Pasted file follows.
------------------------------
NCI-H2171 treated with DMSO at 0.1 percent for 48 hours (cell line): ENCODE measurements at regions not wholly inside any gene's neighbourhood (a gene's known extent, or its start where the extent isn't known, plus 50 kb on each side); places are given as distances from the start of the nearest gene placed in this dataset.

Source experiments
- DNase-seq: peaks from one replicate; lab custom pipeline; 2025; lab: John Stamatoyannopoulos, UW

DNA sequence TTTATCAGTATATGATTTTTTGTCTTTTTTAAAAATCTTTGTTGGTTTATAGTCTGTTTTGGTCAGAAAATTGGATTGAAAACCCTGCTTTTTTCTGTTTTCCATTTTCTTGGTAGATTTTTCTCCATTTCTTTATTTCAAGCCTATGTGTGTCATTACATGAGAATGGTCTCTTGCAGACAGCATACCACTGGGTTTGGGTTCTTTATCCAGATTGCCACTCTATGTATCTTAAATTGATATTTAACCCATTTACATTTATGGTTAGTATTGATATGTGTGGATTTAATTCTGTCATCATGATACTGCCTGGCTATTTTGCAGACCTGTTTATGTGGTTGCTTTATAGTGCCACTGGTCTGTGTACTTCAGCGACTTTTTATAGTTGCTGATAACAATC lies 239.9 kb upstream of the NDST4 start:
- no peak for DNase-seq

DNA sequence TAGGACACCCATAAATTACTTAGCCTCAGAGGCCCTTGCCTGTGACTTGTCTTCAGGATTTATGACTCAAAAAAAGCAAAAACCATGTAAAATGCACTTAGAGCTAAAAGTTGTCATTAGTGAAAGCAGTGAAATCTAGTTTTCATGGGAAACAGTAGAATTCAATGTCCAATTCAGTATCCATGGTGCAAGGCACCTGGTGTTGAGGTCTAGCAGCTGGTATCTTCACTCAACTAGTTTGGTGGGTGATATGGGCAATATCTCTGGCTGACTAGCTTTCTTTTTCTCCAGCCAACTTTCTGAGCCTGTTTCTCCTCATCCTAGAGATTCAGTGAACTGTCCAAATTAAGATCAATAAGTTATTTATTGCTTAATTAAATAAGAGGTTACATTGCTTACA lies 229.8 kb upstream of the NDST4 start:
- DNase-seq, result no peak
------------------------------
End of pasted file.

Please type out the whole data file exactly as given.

NCI-H2171 treated with DMSO at 0.1 percent for 48 hours (cell line): ENCODE measurements at regions not wholly inside any gene's neighbourhood (a gene's known extent, or its start where the extent isn't known, plus 50 kb on each side); places are given as distances from the start of the nearest gene placed in this dataset.

Source experiments
- DNase-seq: peaks from one replicate; lab custom pipeline; 2025; lab: John Stamatoyannopoulos, UW

DNA sequence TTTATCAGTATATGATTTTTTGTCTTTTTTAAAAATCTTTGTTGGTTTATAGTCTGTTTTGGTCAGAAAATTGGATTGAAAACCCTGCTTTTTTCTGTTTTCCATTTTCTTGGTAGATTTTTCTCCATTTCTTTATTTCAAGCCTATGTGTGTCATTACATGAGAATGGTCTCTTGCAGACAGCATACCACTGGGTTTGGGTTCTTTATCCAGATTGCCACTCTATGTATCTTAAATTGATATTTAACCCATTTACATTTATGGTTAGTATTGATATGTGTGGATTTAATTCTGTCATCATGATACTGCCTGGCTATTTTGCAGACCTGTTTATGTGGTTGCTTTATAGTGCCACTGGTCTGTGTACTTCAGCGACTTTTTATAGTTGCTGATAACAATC lies 239.9 kb upstream of the NDST4 start:
- no peak for DNase-seq

DNA sequence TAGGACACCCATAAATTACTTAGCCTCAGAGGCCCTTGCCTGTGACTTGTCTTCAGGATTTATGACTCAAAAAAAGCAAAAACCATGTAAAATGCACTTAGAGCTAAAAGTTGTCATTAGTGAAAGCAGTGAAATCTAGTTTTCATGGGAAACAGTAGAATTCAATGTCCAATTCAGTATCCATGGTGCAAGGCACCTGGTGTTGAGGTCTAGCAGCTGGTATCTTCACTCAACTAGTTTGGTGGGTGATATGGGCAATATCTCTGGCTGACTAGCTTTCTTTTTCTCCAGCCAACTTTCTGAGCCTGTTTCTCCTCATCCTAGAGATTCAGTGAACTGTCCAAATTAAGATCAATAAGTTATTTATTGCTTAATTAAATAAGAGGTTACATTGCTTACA lies 229.8 kb upstream of the NDST4 start:
- DNase-seq, result no peak